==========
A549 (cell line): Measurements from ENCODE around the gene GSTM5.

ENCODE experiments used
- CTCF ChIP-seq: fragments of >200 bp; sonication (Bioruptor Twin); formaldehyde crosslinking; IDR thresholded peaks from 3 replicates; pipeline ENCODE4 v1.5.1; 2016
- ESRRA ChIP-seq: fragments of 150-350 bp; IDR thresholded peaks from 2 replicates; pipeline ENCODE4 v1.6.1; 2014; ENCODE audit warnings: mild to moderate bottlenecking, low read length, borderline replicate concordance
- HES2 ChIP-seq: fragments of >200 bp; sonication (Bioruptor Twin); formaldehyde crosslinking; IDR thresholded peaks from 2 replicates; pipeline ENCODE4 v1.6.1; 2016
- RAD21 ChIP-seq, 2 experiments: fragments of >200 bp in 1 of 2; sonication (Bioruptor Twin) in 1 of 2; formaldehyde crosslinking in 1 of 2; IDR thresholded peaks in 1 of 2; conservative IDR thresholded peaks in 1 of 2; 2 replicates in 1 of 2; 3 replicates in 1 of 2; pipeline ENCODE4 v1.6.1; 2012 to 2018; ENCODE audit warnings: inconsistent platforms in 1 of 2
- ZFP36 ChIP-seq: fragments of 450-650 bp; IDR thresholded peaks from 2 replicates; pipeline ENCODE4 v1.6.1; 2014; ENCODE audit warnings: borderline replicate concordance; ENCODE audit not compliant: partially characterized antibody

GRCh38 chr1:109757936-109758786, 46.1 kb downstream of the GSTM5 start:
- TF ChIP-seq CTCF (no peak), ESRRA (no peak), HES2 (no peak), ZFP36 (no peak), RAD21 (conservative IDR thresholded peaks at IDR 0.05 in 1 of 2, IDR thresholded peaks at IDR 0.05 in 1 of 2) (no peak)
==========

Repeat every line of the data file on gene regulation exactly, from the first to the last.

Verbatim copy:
A549 (cell line): Measurements from ENCODE around the gene GSTM5.

ENCODE experiments used
- CTCF ChIP-seq: fragments of >200 bp; sonication (Bioruptor Twin); formaldehyde crosslinking; IDR thresholded peaks from 3 replicates; pipeline ENCODE4 v1.5.1; 2016
- ESRRA ChIP-seq: fragments of 150-350 bp; IDR thresholded peaks from 2 replicates; pipeline ENCODE4 v1.6.1; 2014; ENCODE audit warnings: mild to moderate bottlenecking, low read length, borderline replicate concordance
- HES2 ChIP-seq: fragments of >200 bp; sonication (Bioruptor Twin); formaldehyde crosslinking; IDR thresholded peaks from 2 replicates; pipeline ENCODE4 v1.6.1; 2016
- RAD21 ChIP-seq, 2 experiments: fragments of >200 bp in 1 of 2; sonication (Bioruptor Twin) in 1 of 2; formaldehyde crosslinking in 1 of 2; IDR thresholded peaks in 1 of 2; conservative IDR thresholded peaks in 1 of 2; 2 replicates in 1 of 2; 3 replicates in 1 of 2; pipeline ENCODE4 v1.6.1; 2012 to 2018; ENCODE audit warnings: inconsistent platforms in 1 of 2
- ZFP36 ChIP-seq: fragments of 450-650 bp; IDR thresholded peaks from 2 replicates; pipeline ENCODE4 v1.6.1; 2014; ENCODE audit warnings: borderline replicate concordance; ENCODE audit not compliant: partially characterized antibody

GRCh38 chr1:109757936-109758786, 46.1 kb downstream of the GSTM5 start:
- TF ChIP-seq CTCF (no peak), ESRRA (no peak), HES2 (no peak), ZFP36 (no peak), RAD21 (conservative IDR thresholded peaks at IDR 0.05 in 1 of 2, IDR thresholded peaks at IDR 0.05 in 1 of 2) (no peak)